Letters submitted by BDN readers are verified by BDN Opinion Page staff. Send your letters to letters@bangordailynews.com.

Susan Collins’ diabetes work

Unfortunately, our family is all too familiar with the struggles and pitfalls of living with Type 1 diabetes, which is why we so appreciate the work Sen. Susan Collins has done to improve the lives of those who must live with it. Our granddaughter was first diagnosed when she was only 5 years old, our son-in-law was also diagnosed at an early age and our son was diagnosed in his early 30s.

Collins founded and co-chairs the Senate Diabetes Caucus, and in this capacity, she’s helped advocate for funding, research and technology. Most recently, she and Sen. Angus King announced that the Maine Department of Health and Human Services will receive nearly $2 million to support diabetes and heart health prevention here in Maine. With this funding, the department will fund efforts to better understand and prevent this chronic disease.

Type 1 diabetes is a chronic and lifelong condition that must be continually managed. It is an expensive, and challenging illness that hasn’t always received the funding or attention that it deserves. That’s why Collins’ continued work to better the lives of those who live with it is so important.

Sue and Joe Cyr

Old Town

Prevent youth tobacco use

For decades, the tobacco industry has marketed menthol cigarettes as healthier than non-menthol cigarettes, and they targeted specific social and demographic groups, including young people and women. The industry’s marketing of menthol as a “healthier” alternative attracted consumers who may not otherwise smoke, including young, inexperienced users and those who find “regular” cigarettes undesirable.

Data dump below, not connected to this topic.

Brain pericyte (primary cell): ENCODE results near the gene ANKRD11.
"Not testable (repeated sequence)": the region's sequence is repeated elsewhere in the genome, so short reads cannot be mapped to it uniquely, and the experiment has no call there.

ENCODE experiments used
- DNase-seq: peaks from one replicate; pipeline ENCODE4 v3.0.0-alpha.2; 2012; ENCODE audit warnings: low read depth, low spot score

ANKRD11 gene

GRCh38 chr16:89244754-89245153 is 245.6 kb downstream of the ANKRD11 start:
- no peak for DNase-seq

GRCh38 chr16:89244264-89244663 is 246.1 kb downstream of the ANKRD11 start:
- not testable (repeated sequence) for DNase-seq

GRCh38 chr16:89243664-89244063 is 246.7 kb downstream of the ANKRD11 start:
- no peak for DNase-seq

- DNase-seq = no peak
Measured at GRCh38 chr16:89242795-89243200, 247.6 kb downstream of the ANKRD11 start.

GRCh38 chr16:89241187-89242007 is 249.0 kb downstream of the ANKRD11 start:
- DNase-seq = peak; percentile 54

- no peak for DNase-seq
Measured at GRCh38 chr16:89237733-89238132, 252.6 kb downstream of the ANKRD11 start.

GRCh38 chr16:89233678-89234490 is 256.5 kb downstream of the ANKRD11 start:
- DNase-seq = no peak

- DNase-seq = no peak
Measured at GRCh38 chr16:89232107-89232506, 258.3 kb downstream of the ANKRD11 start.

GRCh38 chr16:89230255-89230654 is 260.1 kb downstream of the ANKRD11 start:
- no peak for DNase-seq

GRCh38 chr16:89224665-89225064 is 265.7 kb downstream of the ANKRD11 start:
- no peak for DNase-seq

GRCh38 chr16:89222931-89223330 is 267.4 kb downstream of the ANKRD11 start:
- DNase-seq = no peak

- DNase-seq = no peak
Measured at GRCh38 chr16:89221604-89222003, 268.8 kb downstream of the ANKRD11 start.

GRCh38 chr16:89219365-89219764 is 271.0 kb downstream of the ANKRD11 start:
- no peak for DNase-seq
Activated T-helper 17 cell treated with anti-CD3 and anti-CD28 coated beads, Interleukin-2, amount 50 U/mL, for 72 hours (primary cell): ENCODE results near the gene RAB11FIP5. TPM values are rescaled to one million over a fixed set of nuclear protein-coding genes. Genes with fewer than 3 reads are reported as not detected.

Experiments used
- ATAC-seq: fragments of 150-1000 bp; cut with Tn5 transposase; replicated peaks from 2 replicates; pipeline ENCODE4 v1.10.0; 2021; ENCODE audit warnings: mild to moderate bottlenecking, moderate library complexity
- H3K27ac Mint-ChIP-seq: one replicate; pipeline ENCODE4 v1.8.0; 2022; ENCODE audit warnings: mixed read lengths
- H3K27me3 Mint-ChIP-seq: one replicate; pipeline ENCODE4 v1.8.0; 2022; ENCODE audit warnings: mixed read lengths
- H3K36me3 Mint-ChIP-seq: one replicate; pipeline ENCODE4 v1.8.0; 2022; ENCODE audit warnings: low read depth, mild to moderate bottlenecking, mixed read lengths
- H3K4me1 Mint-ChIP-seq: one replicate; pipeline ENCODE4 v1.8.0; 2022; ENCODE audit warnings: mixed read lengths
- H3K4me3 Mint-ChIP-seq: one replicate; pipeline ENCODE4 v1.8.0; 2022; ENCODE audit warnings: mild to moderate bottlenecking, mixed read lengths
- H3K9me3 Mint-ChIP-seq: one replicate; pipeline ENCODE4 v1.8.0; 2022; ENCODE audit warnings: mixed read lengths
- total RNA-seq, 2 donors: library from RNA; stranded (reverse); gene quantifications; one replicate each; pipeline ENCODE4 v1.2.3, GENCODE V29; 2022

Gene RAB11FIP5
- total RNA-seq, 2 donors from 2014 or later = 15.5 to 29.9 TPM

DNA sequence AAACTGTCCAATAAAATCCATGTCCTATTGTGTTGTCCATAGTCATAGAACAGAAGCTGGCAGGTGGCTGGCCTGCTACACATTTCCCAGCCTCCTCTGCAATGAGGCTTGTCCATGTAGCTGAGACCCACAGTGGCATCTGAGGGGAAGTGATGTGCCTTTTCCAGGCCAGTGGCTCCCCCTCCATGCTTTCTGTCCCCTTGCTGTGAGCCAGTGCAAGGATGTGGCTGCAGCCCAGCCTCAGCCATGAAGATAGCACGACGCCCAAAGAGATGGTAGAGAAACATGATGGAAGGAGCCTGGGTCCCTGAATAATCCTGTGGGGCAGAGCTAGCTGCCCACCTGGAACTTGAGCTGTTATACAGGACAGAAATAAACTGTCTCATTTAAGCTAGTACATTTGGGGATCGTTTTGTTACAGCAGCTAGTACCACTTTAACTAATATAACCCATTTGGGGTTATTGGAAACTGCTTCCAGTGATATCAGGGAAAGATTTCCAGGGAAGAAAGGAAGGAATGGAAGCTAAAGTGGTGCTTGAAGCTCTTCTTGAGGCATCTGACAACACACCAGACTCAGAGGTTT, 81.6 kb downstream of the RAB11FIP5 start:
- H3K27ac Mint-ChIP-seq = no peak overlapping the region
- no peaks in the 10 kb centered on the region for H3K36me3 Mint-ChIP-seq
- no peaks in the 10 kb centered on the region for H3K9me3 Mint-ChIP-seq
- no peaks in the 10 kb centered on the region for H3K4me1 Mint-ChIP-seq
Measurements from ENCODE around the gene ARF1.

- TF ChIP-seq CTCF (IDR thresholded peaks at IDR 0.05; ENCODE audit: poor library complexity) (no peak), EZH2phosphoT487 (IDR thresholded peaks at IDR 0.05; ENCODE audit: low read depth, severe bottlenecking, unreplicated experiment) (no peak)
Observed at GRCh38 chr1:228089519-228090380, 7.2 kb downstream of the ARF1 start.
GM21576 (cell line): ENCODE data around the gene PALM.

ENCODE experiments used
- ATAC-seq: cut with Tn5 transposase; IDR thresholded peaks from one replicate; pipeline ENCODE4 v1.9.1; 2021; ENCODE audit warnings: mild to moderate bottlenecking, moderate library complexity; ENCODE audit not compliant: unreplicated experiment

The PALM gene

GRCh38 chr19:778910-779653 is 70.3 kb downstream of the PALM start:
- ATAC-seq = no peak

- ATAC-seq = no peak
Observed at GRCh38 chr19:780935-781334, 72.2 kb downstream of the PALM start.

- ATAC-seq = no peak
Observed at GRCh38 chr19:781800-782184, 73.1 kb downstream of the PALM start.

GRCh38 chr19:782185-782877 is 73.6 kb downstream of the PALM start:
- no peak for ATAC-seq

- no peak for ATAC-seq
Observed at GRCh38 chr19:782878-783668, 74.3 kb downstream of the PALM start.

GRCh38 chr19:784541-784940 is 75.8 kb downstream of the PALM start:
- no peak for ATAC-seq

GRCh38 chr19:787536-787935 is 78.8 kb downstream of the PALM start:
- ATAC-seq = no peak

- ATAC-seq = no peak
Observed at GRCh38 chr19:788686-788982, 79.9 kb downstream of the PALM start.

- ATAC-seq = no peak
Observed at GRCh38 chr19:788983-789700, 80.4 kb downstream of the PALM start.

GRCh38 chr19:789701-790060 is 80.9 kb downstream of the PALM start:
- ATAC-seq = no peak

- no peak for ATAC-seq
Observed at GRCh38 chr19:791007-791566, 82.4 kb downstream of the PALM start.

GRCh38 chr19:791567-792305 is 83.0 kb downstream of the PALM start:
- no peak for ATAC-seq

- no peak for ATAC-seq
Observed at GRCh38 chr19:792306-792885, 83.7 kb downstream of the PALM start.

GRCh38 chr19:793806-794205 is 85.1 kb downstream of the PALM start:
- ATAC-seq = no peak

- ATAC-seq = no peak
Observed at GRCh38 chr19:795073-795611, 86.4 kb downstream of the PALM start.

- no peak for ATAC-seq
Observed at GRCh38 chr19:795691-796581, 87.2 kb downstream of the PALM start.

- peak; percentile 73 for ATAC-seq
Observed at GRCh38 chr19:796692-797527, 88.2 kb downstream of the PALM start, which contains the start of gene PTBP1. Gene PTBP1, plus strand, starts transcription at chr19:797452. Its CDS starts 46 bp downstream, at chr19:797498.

Today, the industry is reusing this strategy with e-cigarettes, which are marketed as a “harm reduction” strategy to traditional cigarettes and are perceived to be “safer” and “cleaner” by youth. In fact, e-cigarettes aren’t an approved tobacco cessation device, and most youth don’t view e-cigarettes as tobacco products:  76 percent believe they are less addictive, and 72 percent think they are “cleaner” and “safer” than traditional cigarettes. While 99 percent of e-cigarettes contain nicotine, 54 percent of Maine youth think it’s “just flavoring.”

Women and girls, in particular, are an important consumer for the tobacco industry. With campaigns and slogans like: “Reach for a Lucky instead of a sweet,” “You’ve come a long way, baby” and “We make Virginia Slims especially for women because they are biologically superior to men” the tobacco industry took advantage of mainstream beauty and fashion standards to portray smoking as feminine. The industry also associated smoking with “women’s freedom, emancipation, and empowerment” as the 2001 U.S. Surgeon General’s Report on Women and Smoking  states.

The Maine Legislature needs to take action to prevent youth tobacco use and prevent the industry from marketing another product as a healthful alternative to combustible cigarettes — when that’s actually not true.

Heather Drake

Cape Elizabeth

Focus on food insecurity not firearms

I am a resident of Piscataquis County. I had no idea the county commissioners were going to discuss our county becoming a Second Amendment sanctuary. People who would have spoken out about this were not given an opportunity to have their voices heard. Is this how the county commissioners work to represent all the people of our wonderful county?

Where are their priorities? It would be great if they could work on the food insecurity problem in our county or getting businesses to come here. We are one of the poorest counties in the state. Let’s do something about that.

Judy Dow

Sebec